[Old English hlǣdder; related to Old High German leitara]

lad•der

(ˈlæd ər)

n.
1. a structure of wood, metal, or rope commonly consisting of two sidepieces between which a series of rungs are set at suitable distances to provide a means of climbing up or down.
2. a means of rising, as to eminence: the ladder of success.
3. a graded series of stages or levels in status: high on the political ladder.
4. Chiefly Brit. a run in a stocking.
[before 1000; Middle English laddre, Old English hlǣder, c. Middle Dutch lēdere, Old High German leitara; akin to Gothic hleithra tent, and to lid, lean1]

ladder


Past participle: laddered
Gerund: laddering

Imperative
ladder
ladder
Present
I ladder
you ladder
he/she/it ladders
we ladder
you ladder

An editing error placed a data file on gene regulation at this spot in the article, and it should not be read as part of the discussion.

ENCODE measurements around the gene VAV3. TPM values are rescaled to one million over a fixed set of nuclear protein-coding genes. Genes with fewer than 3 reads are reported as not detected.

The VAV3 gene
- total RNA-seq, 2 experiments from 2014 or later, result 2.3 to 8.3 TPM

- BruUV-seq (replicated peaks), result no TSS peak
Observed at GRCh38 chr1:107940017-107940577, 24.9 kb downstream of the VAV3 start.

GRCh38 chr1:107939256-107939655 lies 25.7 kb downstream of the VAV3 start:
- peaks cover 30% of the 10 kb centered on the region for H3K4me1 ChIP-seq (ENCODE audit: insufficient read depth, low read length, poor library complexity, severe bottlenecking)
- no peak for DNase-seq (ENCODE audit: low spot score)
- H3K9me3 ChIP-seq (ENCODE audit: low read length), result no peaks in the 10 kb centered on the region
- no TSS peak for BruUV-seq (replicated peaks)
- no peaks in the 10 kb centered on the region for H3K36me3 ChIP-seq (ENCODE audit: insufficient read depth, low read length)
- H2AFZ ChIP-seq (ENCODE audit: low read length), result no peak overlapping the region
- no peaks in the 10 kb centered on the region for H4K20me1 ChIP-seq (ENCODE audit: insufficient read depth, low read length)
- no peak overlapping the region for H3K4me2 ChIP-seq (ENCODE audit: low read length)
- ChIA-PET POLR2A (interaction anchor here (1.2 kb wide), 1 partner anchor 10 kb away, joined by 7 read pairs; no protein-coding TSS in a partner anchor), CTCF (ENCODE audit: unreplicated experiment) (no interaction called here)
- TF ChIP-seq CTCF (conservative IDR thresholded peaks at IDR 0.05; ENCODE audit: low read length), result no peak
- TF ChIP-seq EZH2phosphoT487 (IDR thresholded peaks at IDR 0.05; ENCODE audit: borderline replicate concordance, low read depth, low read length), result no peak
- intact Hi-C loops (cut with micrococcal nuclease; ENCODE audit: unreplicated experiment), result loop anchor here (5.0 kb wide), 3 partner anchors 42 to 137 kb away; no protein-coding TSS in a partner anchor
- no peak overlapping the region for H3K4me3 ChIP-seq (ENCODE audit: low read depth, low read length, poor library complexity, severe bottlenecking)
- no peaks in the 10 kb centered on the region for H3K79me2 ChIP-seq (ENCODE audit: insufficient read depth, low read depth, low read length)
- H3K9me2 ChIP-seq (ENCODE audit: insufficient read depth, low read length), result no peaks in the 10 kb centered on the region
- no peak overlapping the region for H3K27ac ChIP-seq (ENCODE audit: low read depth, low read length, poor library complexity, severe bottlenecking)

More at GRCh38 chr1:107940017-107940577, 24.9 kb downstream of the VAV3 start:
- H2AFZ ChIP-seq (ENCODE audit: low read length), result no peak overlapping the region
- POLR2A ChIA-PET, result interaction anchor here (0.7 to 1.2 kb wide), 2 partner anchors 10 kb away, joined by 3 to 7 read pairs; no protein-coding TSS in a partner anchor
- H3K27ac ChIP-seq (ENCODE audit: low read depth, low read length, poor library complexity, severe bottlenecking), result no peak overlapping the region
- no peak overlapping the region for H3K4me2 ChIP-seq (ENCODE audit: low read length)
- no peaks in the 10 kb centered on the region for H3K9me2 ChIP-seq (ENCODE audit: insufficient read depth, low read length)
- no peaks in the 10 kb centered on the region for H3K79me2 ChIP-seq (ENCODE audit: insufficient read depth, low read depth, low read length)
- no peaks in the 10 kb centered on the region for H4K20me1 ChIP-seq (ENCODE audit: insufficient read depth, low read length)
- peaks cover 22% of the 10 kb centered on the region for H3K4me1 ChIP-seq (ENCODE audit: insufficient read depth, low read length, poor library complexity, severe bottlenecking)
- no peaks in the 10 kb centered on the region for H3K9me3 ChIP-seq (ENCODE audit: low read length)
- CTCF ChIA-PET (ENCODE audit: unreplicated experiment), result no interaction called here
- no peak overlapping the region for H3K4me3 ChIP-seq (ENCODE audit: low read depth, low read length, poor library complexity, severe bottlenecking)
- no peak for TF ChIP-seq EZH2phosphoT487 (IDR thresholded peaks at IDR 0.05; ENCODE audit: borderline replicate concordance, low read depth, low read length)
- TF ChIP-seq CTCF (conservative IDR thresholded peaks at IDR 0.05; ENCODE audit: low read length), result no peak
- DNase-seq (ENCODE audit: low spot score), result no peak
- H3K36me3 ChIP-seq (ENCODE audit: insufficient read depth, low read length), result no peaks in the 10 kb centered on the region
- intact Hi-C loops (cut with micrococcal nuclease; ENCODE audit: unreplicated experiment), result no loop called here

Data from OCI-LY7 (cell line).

they ladder
Preterite
I laddered
you laddered
he/she/it laddered
we laddered
you laddered
they laddered
Present Continuous
I am laddering
you are laddering
he/she/it is laddering
we are laddering
you are laddering
they are laddering
Present Perfect
I have laddered
you have laddered
he/she/it has laddered
we have laddered
you have laddered
they have laddered
Past Continuous
I was laddering
you were laddering
he/she/it was laddering
we were laddering
you were laddering
they were laddering
Past Perfect
I had laddered
you had laddered
he/she/it had laddered
we had laddered
you had laddered
they had laddered
Future
I will ladder
you will ladder
he/she/it will ladder
we will ladder
you will ladder
they will ladder
Future Perfect
I will have laddered
you will have laddered
he/she/it will have laddered